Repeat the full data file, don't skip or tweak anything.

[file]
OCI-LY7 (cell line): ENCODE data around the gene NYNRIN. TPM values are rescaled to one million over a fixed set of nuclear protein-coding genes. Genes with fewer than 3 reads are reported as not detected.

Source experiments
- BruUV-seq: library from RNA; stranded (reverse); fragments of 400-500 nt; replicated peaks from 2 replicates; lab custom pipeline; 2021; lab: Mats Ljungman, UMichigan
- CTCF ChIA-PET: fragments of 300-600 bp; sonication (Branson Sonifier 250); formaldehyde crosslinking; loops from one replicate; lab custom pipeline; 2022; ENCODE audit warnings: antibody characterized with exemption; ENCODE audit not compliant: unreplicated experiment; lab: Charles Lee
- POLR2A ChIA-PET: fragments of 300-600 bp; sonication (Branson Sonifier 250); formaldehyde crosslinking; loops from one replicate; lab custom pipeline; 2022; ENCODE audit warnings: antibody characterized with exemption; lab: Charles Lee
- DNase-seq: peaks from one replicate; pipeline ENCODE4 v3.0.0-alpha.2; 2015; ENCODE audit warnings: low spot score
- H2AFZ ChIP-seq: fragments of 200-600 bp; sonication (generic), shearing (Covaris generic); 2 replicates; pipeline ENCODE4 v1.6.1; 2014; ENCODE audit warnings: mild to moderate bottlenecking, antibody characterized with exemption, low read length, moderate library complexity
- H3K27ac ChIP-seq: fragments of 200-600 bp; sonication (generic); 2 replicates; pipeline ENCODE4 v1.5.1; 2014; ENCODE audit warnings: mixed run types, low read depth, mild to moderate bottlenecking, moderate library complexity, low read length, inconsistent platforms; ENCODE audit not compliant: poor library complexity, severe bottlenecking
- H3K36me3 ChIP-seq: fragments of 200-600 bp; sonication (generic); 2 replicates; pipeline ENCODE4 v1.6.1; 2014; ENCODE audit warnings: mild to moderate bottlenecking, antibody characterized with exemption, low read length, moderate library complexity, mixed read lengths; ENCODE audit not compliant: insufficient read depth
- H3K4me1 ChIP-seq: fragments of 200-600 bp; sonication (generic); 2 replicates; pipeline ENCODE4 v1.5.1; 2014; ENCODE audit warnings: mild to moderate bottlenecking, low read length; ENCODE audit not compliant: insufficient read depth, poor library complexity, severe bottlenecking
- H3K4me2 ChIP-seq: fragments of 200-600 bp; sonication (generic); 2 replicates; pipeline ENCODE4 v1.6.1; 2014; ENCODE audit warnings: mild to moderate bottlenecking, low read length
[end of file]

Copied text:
OCI-LY7 (cell line): ENCODE data around the gene NYNRIN. TPM values are rescaled to one million over a fixed set of nuclear protein-coding genes. Genes with fewer than 3 reads are reported as not detected.

Source experiments
- BruUV-seq: library from RNA; stranded (reverse); fragments of 400-500 nt; replicated peaks from 2 replicates; lab custom pipeline; 2021; lab: Mats Ljungman, UMichigan
- CTCF ChIA-PET: fragments of 300-600 bp; sonication (Branson Sonifier 250); formaldehyde crosslinking; loops from one replicate; lab custom pipeline; 2022; ENCODE audit warnings: antibody characterized with exemption; ENCODE audit not compliant: unreplicated experiment; lab: Charles Lee
- POLR2A ChIA-PET: fragments of 300-600 bp; sonication (Branson Sonifier 250); formaldehyde crosslinking; loops from one replicate; lab custom pipeline; 2022; ENCODE audit warnings: antibody characterized with exemption; lab: Charles Lee
- DNase-seq: peaks from one replicate; pipeline ENCODE4 v3.0.0-alpha.2; 2015; ENCODE audit warnings: low spot score
- H2AFZ ChIP-seq: fragments of 200-600 bp; sonication (generic), shearing (Covaris generic); 2 replicates; pipeline ENCODE4 v1.6.1; 2014; ENCODE audit warnings: mild to moderate bottlenecking, antibody characterized with exemption, low read length, moderate library complexity
- H3K27ac ChIP-seq: fragments of 200-600 bp; sonication (generic); 2 replicates; pipeline ENCODE4 v1.5.1; 2014; ENCODE audit warnings: mixed run types, low read depth, mild to moderate bottlenecking, moderate library complexity, low read length, inconsistent platforms; ENCODE audit not compliant: poor library complexity, severe bottlenecking
- H3K36me3 ChIP-seq: fragments of 200-600 bp; sonication (generic); 2 replicates; pipeline ENCODE4 v1.6.1; 2014; ENCODE audit warnings: mild to moderate bottlenecking, antibody characterized with exemption, low read length, moderate library complexity, mixed read lengths; ENCODE audit not compliant: insufficient read depth
- H3K4me1 ChIP-seq: fragments of 200-600 bp; sonication (generic); 2 replicates; pipeline ENCODE4 v1.5.1; 2014; ENCODE audit warnings: mild to moderate bottlenecking, low read length; ENCODE audit not compliant: insufficient read depth, poor library complexity, severe bottlenecking
- H3K4me2 ChIP-seq: fragments of 200-600 bp; sonication (generic); 2 replicates; pipeline ENCODE4 v1.6.1; 2014; ENCODE audit warnings: mild to moderate bottlenecking, low read length